The shell jacket is a garment used as part of a military uniform. It is a short jacket that reaches down to hip level. It was very common in the mid and late 19th century. The jacket was first created in Austria.
The shell jacket was first introduced to European armies toward the end of the 18th Century. Up to then, soldiers, infantry, cavalry and artillery had worn open dress uniform coats with turn-back lapels over either coloured or white sleeved-waistcoats and breeches. The advent of closed uniform coatees, i.e. waist- length jackets with standing collars and tails, buttoned from throat to waist, meant that sleeved waistcoats could not be worn underneath and therefore fell redundant. However, in order to save damage or staining to dress coatees while on fatigue duties, etc., a new, relatively plain coloured waist-length jacket was introduced. The term “shell” jacket is of British origin, appearing during the 1790s, when Light Dragoons adopted a dark blue short jacket with a decorative sleeveless over- jacket, or “shell” on top. Though short-lived, the name stuck and was later to be applied to short, sleeved fatigue jackets from about 1800. Through the British Army adopted coloured shell jackets (red for infantry and heavy cavalry, dark blue for artillery and light cavalry), Foot-Guards and Highland regiments adopted a white shell-jacket, referred to as a sleeved-waistcoat. During the first half of the 19th Century, the British Army wore dress coatees in battle against European or American enemies, but tended to wear shell jackets on colonial campaigns. However, the shell jacket was discontinued by the British in the 1870s (other than by certain cavalry regiments) in favour of a second, plainer skirted tunic. Guards and Highland regiments continued to wear white shell jackets for “walking out” until 1914.
The shell jacket became regulation for the US army in 1833, replacing the Napoleonic-era blue tailcoat. Infantry jackets were sky blue with white piping and silver buttons. Cavalry uniforms were navy blue with orange (later yellow) piping and artillery uniforms were identical but with red piping; they had brass rather than silver buttons. The infantry uniform was worn during the Mexican War until 1851 when it was replaced with the dark blue frock coat with sky blue piping. Trousers with a fly front replaced the older-style flap-front design and kepis and Hardee hats replaced the M1839 Wheel Cap. Cavalry and artillery shell jackets remained in use until after the American Civil War as they were more practical for mounted troops than the long frock (which was briefly introduced in 1851 but rejected).The Confederate States of America adopted the jacket in 1861; the most famous are the Richmond Depot's, RDI, RDII, and RDIII. Columbus Depot, Department of Alabama, and Atlanta Depot also were common famous suppliers. See uniforms of the Confederate States military forces for more information.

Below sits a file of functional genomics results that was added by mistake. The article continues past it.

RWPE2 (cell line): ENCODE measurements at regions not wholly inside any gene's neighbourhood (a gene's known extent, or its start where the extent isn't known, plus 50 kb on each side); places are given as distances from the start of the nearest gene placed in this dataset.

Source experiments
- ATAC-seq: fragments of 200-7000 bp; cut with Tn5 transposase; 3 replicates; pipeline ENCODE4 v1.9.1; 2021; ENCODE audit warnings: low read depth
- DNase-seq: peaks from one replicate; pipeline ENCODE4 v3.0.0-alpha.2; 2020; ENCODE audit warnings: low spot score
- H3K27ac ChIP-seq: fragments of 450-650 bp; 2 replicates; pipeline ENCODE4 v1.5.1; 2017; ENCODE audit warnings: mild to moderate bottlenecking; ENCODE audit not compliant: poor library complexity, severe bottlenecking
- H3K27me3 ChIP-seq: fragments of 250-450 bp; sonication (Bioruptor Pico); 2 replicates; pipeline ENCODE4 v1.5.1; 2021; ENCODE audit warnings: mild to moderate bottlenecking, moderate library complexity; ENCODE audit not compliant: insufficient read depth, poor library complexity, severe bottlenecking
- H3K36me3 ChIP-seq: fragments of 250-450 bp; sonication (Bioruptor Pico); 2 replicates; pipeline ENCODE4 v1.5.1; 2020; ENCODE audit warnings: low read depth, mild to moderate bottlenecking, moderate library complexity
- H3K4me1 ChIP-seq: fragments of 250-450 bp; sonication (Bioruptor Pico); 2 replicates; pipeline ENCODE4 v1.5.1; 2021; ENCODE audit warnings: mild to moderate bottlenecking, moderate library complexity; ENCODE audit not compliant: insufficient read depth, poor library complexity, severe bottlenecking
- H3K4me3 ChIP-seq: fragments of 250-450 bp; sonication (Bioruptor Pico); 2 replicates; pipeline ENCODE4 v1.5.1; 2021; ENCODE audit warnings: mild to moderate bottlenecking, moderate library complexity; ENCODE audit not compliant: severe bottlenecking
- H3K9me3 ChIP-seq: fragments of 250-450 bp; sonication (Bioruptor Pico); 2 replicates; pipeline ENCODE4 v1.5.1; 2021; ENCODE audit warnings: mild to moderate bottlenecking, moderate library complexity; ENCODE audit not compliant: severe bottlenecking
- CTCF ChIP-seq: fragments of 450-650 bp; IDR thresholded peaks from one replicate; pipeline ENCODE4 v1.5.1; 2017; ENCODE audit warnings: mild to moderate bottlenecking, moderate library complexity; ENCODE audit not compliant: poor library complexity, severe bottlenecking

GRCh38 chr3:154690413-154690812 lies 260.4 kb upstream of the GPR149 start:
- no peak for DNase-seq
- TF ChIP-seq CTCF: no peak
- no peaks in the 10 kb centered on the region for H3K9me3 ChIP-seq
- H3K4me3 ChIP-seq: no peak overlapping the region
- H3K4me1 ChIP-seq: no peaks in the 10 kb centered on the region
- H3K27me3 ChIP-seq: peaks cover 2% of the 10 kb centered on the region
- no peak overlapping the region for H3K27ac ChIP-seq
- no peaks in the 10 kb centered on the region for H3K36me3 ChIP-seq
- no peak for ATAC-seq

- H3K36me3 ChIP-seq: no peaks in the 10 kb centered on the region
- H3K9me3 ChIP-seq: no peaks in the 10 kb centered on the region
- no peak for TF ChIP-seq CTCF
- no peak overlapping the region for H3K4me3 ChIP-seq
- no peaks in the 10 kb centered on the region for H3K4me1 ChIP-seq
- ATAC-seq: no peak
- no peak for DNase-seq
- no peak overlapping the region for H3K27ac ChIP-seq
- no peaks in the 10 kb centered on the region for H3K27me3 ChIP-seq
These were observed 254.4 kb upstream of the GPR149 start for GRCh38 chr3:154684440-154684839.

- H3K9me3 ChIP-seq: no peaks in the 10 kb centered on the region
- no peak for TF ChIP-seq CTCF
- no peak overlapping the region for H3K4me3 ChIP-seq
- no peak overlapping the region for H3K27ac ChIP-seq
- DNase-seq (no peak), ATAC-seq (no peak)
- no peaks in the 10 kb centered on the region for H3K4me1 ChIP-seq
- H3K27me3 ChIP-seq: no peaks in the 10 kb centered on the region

During World War II, Dwight D. Eisenhower popularised a waist-length jacket based on British Battle Dress. This was known as an Ike Jacket and after the war was adopted as a uniform by many US police forces. Blue denim versions became popular among urban workers, cowboys, truck drivers and teenagers. Today these jackets (often with patches, studs and badges added) are popular among bikers, greasers, metalheads and punks. In addition it plays a minor role in mainstream European fashion.Uniforms of the Confederate States Armed Forces
Each branch of the Confederate States armed forces had their own service dress and fatigue uniforms and regulations regarding them during the American Civil War, which lasted from April 12, 1861 until May 1865.
The uniform initially varied greatly due to a variety of reasons, such as location, limitations on the supply of cloth and other materials, State regulations that were different from the standard regulations, and the cost of materials during the war. Texas units, for example, had access to massive stocks of U.S. blue uniforms, which were acquired after Confederate forces captured a U.S. supply depot in San Antonio in 1861. These were worn as late as 1863. Early on, servicemen sometimes wore combinations of uniform pieces, making do with what they could get from captured United States Army soldiers, or from U.S. and Confederate dead, or just wear civilian clothing. There are some controversies about some of the exact details of a few of the uniforms, since some of the records were lost or destroyed after the Civil War ended.Union Army
During the American Civil War, the Union Army referred to the United States Army, the land force that fought to preserve the Union of the collective states. Also known as the Federal Army, it proved essential to the preservation of the United States as a working, viable republic.
The Union Army was made up of the permanent regular army of the United States, but further fortified, augmented, and strengthened by the many temporary units of dedicated volunteers as well as including those who were drafted in to service as conscripts. To this end, the Union Army fought and ultimately triumphed over the efforts of the Confederate States Army in the American Civil War.
Over the course of the war, 2,128,948 men enlisted in the Union Army, including 178,895 colored troops; 25% of the white men who served were foreign-born. Of these soldiers, 596,670 were killed, wounded or went missing. The initial call-up was for just three months, after which many of these men chose to reenlist for an additional three years.